Found something interesting on another WordPress blog? You could tweet about it, or you could actually re-blog it to your own blog. Here is an example of my use of the re-blogging feature, which I like but use sparingly. After all, this is my blog: it’s for my work! For me personally, re-blogging also feels a bit like cheating but I’m growing used to it. There is actually something very social about re-blogging and I wouldn’t mind at all if others re-blogged my posts. So on reflection, its OK from time to time and for particularly well written stuff!

2) the WordPress bookmarklet
This post actually began when I pressed on the “blogpost” bookmarklet, to generate a blog post from a webpage. It generated a title for me:

Researchers argue for standard format to cite lab resources : Nature News & Comment

And then in the content it simply had:

via Researchers argue for standard format to cite lab resources : Nature News & Comment.

Hmm, not so pretty or so useful to readers. This is not really super-quick because it requires me to add more content. I suppose it’s useful as a way for me to create a quick draft post that I can come back to, if I want to blog about a particular webpage.

Thanking for re-tweets: efficient, friendly & worth a try

Twitter is really social media and not just a broadcast & info consumption channel. Sometimes though, it’s hard to find time to invest in being more social. Saying thanks for a re-tweet is something I’ve already blogged about, but I’ve never felt that I’ve got entirely the right approach. What happens when I’m on holiday, or ill, or just too occupied with other things?

Recently I saw a thank you to me, and I noticed that it was from a service that auto-tweets, but I still thought it sounded nice so I investigated. In general, I don’t value auto-tweets, and I don’t want to automatically, meaninglessly thank folks for everything, but I really like what Sumall do. Here is an example of a tweet that they sent out on my behalf:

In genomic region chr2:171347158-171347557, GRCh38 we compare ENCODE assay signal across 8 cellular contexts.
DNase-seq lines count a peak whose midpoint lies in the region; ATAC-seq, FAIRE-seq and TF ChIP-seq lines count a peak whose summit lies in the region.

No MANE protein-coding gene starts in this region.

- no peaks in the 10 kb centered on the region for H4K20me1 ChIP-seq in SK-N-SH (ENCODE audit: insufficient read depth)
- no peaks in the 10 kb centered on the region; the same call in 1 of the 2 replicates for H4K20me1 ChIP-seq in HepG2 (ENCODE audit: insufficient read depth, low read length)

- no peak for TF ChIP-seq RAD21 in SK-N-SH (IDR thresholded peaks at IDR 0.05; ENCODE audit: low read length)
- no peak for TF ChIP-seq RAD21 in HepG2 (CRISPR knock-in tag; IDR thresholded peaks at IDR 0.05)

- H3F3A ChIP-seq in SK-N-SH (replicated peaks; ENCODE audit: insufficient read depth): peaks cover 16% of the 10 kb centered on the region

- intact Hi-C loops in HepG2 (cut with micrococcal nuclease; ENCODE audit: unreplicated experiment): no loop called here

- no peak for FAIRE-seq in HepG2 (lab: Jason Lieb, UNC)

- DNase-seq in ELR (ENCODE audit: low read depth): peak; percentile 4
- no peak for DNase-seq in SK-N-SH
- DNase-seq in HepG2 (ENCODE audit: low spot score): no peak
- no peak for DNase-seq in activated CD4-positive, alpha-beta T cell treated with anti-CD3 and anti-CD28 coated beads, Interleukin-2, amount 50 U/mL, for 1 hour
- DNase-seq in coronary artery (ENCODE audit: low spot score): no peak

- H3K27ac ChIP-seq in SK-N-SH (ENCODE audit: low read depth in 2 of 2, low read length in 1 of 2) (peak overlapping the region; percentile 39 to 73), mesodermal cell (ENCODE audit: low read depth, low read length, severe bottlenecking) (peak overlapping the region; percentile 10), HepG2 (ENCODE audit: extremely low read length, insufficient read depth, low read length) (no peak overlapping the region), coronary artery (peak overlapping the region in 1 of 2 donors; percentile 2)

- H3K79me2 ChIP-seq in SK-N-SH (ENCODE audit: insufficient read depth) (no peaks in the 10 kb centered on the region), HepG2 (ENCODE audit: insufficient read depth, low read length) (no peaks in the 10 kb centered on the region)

My best RTs this week came from: @aleebrahim @SciPubLab @ilk21 #thankSAll Who were yours? http://sumall.com/thankyou 

This was favourited and re-tweeted by one of the recipients, so I’m not alone in liking the way these tweets are written!

Be sure to investigate the settings if you use Sumall. You might want to unsubscribe from the daily email reports if you’re not a social media pro. You can also edit your Twitter preferences and tell it not to bother bragging about your Twitter performance every week/month. And you can perhaps use it to investigate some stats so that you know which are your high-hitting tweets, so that you can strategically brag to your own managers!

 

How journals could “add value”

jennydelasalle:

Some great ideas of what academic authors & readers can ask publishers for. Especially regarding handling & presenting data.

Originally posted on opiniomics:

I wrote a piece for Genome Biology, you may have read it, about open science.  I said a lot of things in there, but one thing I want to focus on is how journals could “add value”.  As brief background: I think if you’re going to make money from academic publishing (and I have no problem if that’s what you want to do), then I think you should “add value”.  Open science and open access is coming: open access journals are increasingly popular (and cheap!), preprint servers are more popular, green and gold open access policies are being implemented etc etc. Essentially, people are going to stop paying to access research articles pretty soon – think 5-10 year time frame.